The founders of Viberate are three Slovenian friends with a passion for music. None of them have any background in blockchain, but they all have extensive experience in the music industry.
Matej Gregorcic is the CEO of Viberate and one of the three founders. He also co-founded the blockchain commerce platform Eligma. He got his start in business when he began a marketing agency as a teenager. That agency eventually grew to be the largest marketing agency in Slovenia.
The second co-founder and COO of Viberate is Vasja Veber, who has over 10 years in the music industry. He is also the manager of the third co-founder and ambassador for the Viberate platform, Uroš Umek. Also known as DJ Umek, he is credited with kickstarting Slovenia’s techno music scene.
The Founding team of Viberate
The technical side of the project is handled by Slovenian developers Bostjan Zakelj, Rok Bavec, and Rok Babic.
There are other blockchain projects in the music industry, but the Viberate platform is unique in its creation of connections between all areas of the industry. There’s also Ceek VR, but it is looking to provide fans with virtual reality live music broadcasts. And then there’s Soundcoin and Musicoin, but both of those are focused on royalty payments for artists.
Something else that is really important for a project to grow is that there is a strong and enthusiastic community behind it. This is especially the case with Viberate as their entire ecosystem is built around users submitting data for the VIB tokens.
So, I decided to take a look into the extent of the Viberate community.
Firstly, they have an official Twitter account that has just over 32k followers. They seem to be quite active there and are constantly keeping the community up to date with the latest announcements to come out of the project.
They also have a Telegram channel with just over 4k members. I dived into it to see what was going on in there. Despite the admins being quite responsive and welcoming to the users, there was not much community discussion going on. Not the ideal ecosystem for fostering adoption.
Limited Telegram Activity
For those who still use Facebook, Viberate has over 100k likes on their official page. However, this is not kept as up to date as their Twitter account. Finally, there is also a reddit subreddit for Viberate but this is also quite silent with not that much community interest in the posts.
Based purely on the community interest in the project on their social channels, it does appear as if Viberate needs to do a better job of spreading awareness. There needs to be more emphasis on the benefits of contributing data and using their event marketplace.
Viberate held an ICO soon after migrating to the blockchain, raising $12 million in a single day (September 5, 2017) as they sold 120 million VIB tokens at $0.10 each. The price of the tokens nearly tripled on the release day, but quickly dropped back and traded between $0.15 and $0.20 over the next few months.
After dipping nearly to the ICO price in December the token got caught up in the cryptocurrency bull market of December 2017 / January 2018. It hit its all-time high of $0.718929 on January 4, 2018, and after spending about a week at and near that level it began the long decline that would take place over the remainder of 2018.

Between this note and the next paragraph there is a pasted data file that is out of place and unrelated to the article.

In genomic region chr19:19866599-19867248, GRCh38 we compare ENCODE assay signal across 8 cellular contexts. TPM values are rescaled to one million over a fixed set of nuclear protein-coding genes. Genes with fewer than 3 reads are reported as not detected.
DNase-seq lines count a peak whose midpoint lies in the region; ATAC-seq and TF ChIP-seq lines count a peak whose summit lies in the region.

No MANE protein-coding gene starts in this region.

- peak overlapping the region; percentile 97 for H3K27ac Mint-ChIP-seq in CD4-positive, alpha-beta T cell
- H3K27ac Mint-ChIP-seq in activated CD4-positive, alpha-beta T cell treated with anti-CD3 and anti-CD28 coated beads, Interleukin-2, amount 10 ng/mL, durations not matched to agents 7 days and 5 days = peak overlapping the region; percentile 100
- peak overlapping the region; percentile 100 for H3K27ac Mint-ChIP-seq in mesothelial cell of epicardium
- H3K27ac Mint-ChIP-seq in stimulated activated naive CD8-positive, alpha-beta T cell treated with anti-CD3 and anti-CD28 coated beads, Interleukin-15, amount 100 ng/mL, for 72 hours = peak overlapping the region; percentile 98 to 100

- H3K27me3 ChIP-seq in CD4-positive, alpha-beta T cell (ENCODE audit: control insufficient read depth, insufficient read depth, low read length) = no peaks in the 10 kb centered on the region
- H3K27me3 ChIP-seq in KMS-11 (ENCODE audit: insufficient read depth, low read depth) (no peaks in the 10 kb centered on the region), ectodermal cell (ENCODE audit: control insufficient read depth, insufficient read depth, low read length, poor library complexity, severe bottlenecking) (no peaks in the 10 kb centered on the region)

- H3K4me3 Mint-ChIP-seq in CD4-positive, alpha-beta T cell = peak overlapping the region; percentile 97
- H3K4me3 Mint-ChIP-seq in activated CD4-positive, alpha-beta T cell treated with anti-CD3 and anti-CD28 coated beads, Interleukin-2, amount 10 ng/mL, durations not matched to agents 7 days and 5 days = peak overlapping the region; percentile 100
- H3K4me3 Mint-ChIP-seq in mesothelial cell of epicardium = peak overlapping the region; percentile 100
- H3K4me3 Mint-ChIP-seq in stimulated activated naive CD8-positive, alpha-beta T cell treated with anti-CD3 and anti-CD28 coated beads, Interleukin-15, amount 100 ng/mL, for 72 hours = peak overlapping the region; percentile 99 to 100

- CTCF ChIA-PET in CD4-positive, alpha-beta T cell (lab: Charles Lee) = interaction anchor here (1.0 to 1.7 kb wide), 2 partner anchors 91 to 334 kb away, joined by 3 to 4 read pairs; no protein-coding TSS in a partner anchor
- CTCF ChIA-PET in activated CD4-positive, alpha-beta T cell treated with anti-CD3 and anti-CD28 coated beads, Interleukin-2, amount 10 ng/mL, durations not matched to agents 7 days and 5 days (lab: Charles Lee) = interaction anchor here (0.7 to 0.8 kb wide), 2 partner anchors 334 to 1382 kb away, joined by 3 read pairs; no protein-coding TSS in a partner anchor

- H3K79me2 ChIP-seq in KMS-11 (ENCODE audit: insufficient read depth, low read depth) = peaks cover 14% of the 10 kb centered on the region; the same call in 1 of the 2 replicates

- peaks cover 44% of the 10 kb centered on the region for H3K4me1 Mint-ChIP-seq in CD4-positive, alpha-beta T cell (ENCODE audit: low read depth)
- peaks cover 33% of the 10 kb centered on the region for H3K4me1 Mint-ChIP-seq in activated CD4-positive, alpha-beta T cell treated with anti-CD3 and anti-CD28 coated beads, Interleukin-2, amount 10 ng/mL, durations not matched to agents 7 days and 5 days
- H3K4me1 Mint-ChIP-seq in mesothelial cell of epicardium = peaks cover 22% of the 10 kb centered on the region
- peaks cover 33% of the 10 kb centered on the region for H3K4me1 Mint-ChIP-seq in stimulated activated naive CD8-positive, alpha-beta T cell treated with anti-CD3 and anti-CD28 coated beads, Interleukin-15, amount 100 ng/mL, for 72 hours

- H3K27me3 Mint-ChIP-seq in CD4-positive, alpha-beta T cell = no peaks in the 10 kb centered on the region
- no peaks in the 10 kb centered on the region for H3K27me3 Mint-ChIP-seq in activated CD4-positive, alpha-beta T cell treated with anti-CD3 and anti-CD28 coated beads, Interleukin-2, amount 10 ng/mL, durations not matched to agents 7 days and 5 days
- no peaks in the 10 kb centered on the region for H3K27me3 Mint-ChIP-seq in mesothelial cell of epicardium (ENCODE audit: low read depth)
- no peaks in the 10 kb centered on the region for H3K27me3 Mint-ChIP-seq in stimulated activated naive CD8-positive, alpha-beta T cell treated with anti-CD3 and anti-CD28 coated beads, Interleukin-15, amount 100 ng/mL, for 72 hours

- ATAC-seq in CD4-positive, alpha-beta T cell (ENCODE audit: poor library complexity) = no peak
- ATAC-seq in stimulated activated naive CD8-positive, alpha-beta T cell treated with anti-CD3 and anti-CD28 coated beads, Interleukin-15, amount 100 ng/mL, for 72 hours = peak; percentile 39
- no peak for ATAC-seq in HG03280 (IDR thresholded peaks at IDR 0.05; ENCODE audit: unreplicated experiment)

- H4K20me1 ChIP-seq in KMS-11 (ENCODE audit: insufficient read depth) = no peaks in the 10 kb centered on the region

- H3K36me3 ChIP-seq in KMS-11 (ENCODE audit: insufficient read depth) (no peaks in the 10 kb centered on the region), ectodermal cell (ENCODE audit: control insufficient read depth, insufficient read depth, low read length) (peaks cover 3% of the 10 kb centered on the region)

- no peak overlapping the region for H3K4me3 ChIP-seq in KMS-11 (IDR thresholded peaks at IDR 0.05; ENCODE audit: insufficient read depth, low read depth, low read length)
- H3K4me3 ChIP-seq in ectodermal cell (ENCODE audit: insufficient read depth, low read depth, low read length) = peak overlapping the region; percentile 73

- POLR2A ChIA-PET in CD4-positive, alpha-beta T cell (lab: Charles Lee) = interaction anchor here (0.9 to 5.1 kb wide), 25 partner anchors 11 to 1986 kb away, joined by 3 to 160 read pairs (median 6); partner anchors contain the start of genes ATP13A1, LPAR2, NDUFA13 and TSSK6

By June 2018 the token was trading below its ICO price, and it continued declining until reaching a low of $0.020143 on December 14, 2018. The token bounced modestly off that low but remained below the $0.03 level until March 2019. A month later it topped the $0.04 level and as of May 2019, it was trading above the $0.05 level. It hasn’t moved much above that, and so remains nearly 50% off its ICO price.
If you want to get some VIB tokens you can get them at Binance, or Bittrex, or UpBit. They’re also available from OKEx. Despite this selection, almost 80% of the volume is currently being traded on Binance on their BTC and BNB markets.
This opens the volume and liquidity up to “key exchange” risk. If VIB is ever to be delisted for whatever reason, there is a risk that the liquidity of the token will collapse. Currently though, there is a reasonable level of volume on these books and there has been no indication of any delistings.
If you have bought VIB tokens or earned them through contributions, then you are going to want to store them in a secure location. VIB are ERC20 tokens which means that you have a pretty good selection of wallets to use. The safest option is the likes of a Ledger Nano although you can also use MyEtherWallet / MyCrypto.
What Viberate is doing is incredibly far-reaching and ambitious. The music industry is huge, as evidenced by the fact that Viberate now has over 460,000 artists, more than 500,000 events, and beyond 100,000 venues in their database.
The company also has first mover advantage in its niche and is the only blockchain project targeting the entire live music industry. That’s good but could also work against Viberate if they overextend themselves by going after too many subsectors of the industry.
Thus far, putting aside the decline in the price of the VIB token, the project seems to be growing and finding success. What it really needs from the consumer side at this point is the addition of its decentralized ticket broker. That would push the project to the forefront and having more transparency in the ticketing process would certainly benefit the fans.
One final positive about the project is that it is motivated not by money, but by the passion of the founders. This is a group who truly love music and are looking for ways to improve live music for everyone involved in the ecosystem, from fans to musicians to the organizers and venues.
If you want to keep up to date with the latest news from the Viberate team then you can follow their official blog.
Featured Image via Fotolia